13. Vanessa on at

    Wow this is amazing! I’m working with a therapist and she suggested I do the test because she is a 4 and knew I was one also! This hits the nail on the head for me!

  14. hhavlick on at

    I’m so glad to hear it, Vanessa! The Enneagram is an amazing tool for understanding the self and others. Blessings on your journey.

  15. Marielle on at

    It’s nice to know who am I for real. Right now I am having a mental breakdown due to my relationships with my family. I would always feel like no one would really understands me and I am always bitter about everything. To be honest I am crying while reading this because it accurately define myself. And seeing this was an eye awakening for me. Thank you! now I can understand my emotions better than the way before.

  16. hhavlick on at

    I’m sorry for your pain, Marielle, but so glad you found this information. Fours have such deep and beautiful hearts that things can affect them much more strongly than other types. You are rare, and you are beautiful. I hope you will continue to learn about Type Four and the whole Enneagram model; there is tremendous peace and freedom to be had.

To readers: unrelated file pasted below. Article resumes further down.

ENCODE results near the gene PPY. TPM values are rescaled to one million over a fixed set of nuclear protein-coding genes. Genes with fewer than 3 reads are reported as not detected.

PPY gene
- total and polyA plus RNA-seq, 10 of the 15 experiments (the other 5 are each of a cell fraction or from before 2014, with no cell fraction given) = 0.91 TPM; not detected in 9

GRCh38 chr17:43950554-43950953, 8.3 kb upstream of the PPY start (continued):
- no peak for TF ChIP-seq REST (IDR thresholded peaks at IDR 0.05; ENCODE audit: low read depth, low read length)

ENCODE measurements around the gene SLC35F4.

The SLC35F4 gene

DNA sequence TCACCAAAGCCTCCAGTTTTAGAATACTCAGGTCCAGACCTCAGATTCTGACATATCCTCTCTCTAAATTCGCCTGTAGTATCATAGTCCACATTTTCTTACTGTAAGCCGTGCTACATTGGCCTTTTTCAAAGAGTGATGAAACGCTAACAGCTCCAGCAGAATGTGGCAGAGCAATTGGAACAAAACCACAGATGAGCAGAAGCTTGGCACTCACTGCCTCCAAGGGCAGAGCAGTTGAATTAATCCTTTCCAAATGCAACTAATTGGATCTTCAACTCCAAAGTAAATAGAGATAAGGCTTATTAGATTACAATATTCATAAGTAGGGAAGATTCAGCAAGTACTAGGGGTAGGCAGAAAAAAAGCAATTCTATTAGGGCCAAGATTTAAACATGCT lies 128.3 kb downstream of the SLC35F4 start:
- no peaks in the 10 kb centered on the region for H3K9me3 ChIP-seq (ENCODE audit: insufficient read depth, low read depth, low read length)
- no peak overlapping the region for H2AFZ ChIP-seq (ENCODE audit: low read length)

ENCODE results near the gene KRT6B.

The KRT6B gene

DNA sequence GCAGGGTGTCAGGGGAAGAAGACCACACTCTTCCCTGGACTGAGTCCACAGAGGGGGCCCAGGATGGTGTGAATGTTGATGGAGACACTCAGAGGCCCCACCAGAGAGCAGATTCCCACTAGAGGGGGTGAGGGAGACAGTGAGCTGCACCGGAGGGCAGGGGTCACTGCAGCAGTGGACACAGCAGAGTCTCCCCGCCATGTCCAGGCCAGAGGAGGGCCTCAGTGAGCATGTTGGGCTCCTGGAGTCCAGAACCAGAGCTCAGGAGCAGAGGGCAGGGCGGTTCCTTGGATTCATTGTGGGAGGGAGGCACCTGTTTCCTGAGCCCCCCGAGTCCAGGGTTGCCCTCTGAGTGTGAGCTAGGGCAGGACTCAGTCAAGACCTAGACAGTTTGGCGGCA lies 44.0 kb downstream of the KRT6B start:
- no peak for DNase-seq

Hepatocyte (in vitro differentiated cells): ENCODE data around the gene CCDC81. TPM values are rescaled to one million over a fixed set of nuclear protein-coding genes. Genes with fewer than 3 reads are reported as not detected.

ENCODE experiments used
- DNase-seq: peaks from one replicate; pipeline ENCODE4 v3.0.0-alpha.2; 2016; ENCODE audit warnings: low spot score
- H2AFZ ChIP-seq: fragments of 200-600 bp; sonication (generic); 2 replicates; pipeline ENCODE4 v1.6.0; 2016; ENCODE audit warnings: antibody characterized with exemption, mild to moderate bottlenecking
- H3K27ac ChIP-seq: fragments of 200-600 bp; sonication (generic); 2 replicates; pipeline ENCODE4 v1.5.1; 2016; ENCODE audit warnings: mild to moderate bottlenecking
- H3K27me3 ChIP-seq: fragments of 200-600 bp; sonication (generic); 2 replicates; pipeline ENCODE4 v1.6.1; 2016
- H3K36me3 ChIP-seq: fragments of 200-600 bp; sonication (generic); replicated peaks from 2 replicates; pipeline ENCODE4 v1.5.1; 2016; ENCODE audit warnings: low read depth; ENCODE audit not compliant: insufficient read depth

17. Vicki Harris on at

    Thank You so much for this! Knowing the type 4 is rare explains a lot for me. I would love to know if there is a book to help type 4’s live at our healthiest.

  18. hhavlick on at

    Hi, Vicki – thanks for your comment. I don’t know of a book specifically for Type 4, but I always recommend “The Wisdom of the Enneagram” by Riso & Hudson. There’s a great, long chapter for each Type and other great information that’s applicable for all types. Hope that helps!

  19. Senia on at

    Hello, you mentioned “Scroll up if you need to be reminded and reassured of the Four’s gifts.” Where?! Lol I hardly seen any mention of gifts except that at our best we can be creative. That’s everybody in the world. From the beginning to the end of this, I felt terrible. I barely see anything positive in what was written. I read it twice wondering if I missed anything and I feel the same.